Measured by the creeds they rejected, they might often enough be found
wanting; tried by their own, there had never been an apostate among
them until the defection of Fenton.

No one had been more bitter and outspoken in his condemnation of Mr.
Calvin and of what he represented than Arthur Fenton. Many a time he
had entertained Helen with stories of the presumption and the ignorance
of this man whom now he was receiving into his friendship, or, more
properly, in whose train of sycophants he had taken his place.

Helen could not forgive him. Leaving dinner untasted, she sat with
burning cheeks in the darkness, mourning over the apostacy of the man
who had been her warmest friend.


Love's Labor's Lost; i.--1.

Dr. Ashton had been in his grave several weeks. Life had gone on much
as usual in Boston, with the bickerings of small souls the gaping
imitations of the mob, the carping of the self-appointed critics, and
the earnest endeavor of the honest and inspired workers, who leaven the
lump of modern civilization.

Among the Pagans the nomination of Mr. Calvin to the St. Filipe Club by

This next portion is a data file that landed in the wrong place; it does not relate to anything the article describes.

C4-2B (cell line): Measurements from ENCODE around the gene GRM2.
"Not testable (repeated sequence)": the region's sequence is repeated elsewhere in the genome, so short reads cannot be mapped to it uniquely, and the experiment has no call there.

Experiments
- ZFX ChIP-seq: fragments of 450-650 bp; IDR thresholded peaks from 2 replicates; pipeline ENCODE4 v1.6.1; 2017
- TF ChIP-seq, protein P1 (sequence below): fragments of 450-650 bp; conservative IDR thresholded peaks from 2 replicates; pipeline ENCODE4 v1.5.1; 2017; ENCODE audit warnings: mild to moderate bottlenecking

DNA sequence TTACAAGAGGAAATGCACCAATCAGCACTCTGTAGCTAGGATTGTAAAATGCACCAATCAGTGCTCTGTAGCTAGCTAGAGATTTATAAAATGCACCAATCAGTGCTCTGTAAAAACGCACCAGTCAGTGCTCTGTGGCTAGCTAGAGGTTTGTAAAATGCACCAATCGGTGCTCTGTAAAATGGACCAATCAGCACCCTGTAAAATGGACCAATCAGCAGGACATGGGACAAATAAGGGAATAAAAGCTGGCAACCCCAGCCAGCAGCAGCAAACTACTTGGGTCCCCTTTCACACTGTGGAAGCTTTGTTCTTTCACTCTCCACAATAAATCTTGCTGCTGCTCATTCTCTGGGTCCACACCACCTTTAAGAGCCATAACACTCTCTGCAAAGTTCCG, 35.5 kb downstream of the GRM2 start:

Arthur Fenton had been received with a bitterness born of a feeling of
outraged confidence. They were to-night to meet in Tom Bently's studio,
and Fenton, who had no intention of being present, was yet keenly
conscious of what the talk there concerning him would be. He was glum
and moody at dinner, and Edith, who knew that this was Pagan night,
watched him wistfully. She hoped to win him away from friends and
acquaintances who seemed to her dangerous. Perfectly honest and ready
to lay down her life for her husband, she was yet urging him into paths
which he felt it to be degradation to walk, since they led him away
from sincerity. She had no means of knowing how his sudden championship
of Mr. Calvin was regarded. Her own relations to art had been those of
pretty amateurishness. She had been bred to believe in conventionality,
and the flavor of Bohemianism alarmed and repelled her.

To-night she had put on her most becoming dress, she had ordered the
dinner with especial reference to her husband's tastes, and she exerted
herself to be as entertaining and attractive as lay in her power. She
even allowed herself the innocent ruse of delaying dinner a little,
that it might be later before Arthur could be ready to go out; and when
the answer to her timid hope that he was to be at home that evening,
was in the affirmative, her foolish, tender heart fluttered with